Licuala sallehana

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Licuala (lik-oo-AH-lah)
sallehana (sahl-leh-AHN-ah)
LsPC070161.jpg
December expedition to eastern Malaysia. Photo by Jeff Marcus of Floribunda Palms
Scientific Classification
Genus: Licuala (lik-oo-AH-lah)
Species:
sallehana (sahl-leh-AHN-ah)
Synonyms
None set.
Native Continent
Asia
Asia.gif
Morphology
Habit: Clustering
Leaf type: Entire, costapalmate.
Culture
Survivability index
Common names
None.

Habitat and Distribution

Peninsular Malaysia Terengganu, Hulu Terengganu, Ulu
Poonsak, Thailand.
Terengganu. Eastern rainforests.

Description

Clustering palm with stem to 1 m tall. Stem postrating or reclining in older individuals. 6 to 15 leaves to crown. Leaf-sheath net-like. Petiole to about 70 cm long, base green in colour. Blade undissected, rhomboid in shape. Leaves very distinct. Flowers yellow in colour, young fruits bright pink in colour. Maturing fruits globose with coarse surface, dark colour almost black. Lowland dipterocarp forest. Growing sympatrically with Licuala malayana. (jstor.org) Editing by edric.

Culture

Tropical Moist Forest, Cold Hardiness Zone: 10b Not often seen in cultivation.

Comments and Curiosities

There are two subspecies, Licuala sallehana var. sallehana, and Licuala sallehana var. incisifolia.

One of the most sublime and amazing of all palms, this dwarf species from the understory of lowland rainforests in Terengganu on the Malay Peninsula easily rivals such gems as Licuala cordata or L. mattanensis "Mapu". It forms a dense cluster of underground stems that produce many upright, narrow, completely undivided, paddle-shaped leaves to about 1.5 m tall which are dark green above and silvery white scaly below. This leaf shape is unique in Licuala and the plants stunningly resemble a cluster of small Johannesteijsmannia magnifica. Licuala sallehana is very rare and endangered by deforestation and uprooting by wild pigs. (RPS.com)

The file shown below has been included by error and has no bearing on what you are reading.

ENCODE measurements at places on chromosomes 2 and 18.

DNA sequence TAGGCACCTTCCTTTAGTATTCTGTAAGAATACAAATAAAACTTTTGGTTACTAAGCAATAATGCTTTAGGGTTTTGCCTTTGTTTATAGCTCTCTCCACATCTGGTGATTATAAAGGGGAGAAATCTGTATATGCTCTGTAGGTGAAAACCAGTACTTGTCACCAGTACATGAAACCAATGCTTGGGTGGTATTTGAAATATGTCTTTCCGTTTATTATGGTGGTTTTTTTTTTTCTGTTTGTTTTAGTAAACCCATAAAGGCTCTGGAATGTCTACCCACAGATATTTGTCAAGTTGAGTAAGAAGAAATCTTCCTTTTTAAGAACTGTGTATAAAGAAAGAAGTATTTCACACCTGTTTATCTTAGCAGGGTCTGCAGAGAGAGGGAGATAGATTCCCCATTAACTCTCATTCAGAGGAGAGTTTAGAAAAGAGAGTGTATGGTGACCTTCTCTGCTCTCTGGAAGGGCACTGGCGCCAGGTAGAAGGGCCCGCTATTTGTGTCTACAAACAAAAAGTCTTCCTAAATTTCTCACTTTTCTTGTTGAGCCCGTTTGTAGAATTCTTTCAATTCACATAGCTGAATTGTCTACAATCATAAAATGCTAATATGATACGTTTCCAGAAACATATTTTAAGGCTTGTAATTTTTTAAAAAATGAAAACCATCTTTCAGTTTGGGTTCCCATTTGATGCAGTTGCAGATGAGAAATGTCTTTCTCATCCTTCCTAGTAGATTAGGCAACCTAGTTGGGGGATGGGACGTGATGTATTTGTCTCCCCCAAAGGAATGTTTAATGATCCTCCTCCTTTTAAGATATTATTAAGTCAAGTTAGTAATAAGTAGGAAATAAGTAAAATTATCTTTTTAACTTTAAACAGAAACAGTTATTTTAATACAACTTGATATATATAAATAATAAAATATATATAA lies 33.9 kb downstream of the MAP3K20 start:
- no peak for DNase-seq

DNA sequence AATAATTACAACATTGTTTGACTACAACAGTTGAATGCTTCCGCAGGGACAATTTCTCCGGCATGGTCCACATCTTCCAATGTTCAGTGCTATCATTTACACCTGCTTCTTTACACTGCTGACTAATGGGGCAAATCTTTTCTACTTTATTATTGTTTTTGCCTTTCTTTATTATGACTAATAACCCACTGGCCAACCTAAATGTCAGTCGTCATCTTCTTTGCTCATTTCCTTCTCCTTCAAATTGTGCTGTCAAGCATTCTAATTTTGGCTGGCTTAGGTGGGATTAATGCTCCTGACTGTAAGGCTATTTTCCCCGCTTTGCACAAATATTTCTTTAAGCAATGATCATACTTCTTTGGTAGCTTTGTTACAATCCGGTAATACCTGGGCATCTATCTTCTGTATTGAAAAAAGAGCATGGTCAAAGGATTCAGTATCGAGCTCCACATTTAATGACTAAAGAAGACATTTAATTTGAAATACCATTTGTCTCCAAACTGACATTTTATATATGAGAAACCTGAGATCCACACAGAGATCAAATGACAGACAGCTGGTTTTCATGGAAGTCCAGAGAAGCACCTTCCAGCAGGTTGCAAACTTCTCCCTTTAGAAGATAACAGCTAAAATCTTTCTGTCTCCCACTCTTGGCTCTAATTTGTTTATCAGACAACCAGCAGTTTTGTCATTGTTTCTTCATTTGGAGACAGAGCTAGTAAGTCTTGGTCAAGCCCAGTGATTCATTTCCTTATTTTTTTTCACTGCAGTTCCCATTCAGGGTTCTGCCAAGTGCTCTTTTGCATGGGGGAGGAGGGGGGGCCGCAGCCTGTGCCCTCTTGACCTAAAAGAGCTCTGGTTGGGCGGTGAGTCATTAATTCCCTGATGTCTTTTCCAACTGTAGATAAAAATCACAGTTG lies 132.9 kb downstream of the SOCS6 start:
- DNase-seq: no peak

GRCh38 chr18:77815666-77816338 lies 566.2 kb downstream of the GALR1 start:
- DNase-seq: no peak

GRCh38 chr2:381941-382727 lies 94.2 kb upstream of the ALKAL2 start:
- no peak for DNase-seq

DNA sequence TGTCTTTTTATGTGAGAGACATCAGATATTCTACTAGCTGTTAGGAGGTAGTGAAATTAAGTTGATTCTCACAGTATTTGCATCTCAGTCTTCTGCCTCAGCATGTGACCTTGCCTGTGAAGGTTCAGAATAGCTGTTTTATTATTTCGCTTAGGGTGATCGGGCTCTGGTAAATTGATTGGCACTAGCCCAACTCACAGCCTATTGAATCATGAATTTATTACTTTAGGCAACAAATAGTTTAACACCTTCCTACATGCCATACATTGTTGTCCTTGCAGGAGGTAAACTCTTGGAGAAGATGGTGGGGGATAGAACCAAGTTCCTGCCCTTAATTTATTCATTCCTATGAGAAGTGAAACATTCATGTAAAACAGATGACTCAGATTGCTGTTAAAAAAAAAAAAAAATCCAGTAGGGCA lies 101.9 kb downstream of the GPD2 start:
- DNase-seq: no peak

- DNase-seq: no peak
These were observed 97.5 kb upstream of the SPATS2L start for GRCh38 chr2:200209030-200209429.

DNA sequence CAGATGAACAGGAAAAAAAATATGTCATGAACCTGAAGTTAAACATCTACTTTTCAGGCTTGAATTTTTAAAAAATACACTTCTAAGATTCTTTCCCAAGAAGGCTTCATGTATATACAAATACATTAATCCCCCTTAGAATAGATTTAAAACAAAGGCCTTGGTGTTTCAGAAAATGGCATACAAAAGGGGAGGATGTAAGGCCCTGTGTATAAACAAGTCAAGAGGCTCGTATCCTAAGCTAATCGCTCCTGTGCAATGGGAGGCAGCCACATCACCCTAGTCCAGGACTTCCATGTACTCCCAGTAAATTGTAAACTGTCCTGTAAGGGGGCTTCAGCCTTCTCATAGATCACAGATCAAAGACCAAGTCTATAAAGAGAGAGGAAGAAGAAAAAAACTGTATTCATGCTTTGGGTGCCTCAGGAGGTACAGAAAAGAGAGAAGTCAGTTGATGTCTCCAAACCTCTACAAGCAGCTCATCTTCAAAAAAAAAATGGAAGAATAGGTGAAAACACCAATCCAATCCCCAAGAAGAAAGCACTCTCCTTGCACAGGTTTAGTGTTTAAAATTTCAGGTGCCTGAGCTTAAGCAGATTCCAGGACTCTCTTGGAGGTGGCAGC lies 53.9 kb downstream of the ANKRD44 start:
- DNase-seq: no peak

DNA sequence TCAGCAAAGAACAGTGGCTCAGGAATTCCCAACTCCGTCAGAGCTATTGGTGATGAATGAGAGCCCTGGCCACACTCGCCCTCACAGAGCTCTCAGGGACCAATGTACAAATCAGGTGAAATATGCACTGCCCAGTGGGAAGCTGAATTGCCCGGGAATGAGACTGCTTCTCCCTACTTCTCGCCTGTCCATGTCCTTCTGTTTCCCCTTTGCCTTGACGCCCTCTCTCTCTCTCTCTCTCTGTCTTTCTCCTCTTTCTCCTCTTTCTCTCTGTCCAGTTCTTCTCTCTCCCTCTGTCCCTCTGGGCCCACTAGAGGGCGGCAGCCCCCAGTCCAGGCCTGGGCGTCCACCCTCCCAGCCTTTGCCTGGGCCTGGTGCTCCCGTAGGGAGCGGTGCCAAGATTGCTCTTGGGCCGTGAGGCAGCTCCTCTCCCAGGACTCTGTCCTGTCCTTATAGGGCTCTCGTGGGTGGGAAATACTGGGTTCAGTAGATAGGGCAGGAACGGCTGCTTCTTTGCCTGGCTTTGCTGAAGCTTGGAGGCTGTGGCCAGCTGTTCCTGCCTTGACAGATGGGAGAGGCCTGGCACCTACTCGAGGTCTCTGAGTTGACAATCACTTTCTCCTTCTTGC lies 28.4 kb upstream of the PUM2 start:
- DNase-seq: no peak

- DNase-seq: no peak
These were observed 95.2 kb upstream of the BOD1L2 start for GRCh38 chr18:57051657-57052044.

"Licuala is tolerant of being in a deep shade to a rather exposed location and L. sallehana is no exception.Plants grown in shade develop longer petioles which I find to be more attractive. The trade off is that the palms seldom flower in a very shady location. Light exposure produces a more compact plant and encourages it to flower." (K T Yap)

External Links

References

Special thanks to Geoff Stein, (Palmbob) for his hundreds of photos.

Special thanks to Palmweb.org, Dr. John Dransfield, Dr. Bill Baker & team, for their volumes of information and photos.

Glossary of Palm Terms; Based on the glossary in Dransfield, J., N.W. Uhl, C.B. Asmussen-Lange, W.J. Baker, M.M. Harley & C.E. Lewis. 2008. Genera Palmarum - Evolution and Classification of the Palms. Royal Botanic Gardens, Kew. All images copyright of the artists and photographers (see images for credits).


Many Special Thanks to Ed Vaile for his long hours of tireless editing and numerous contributions.

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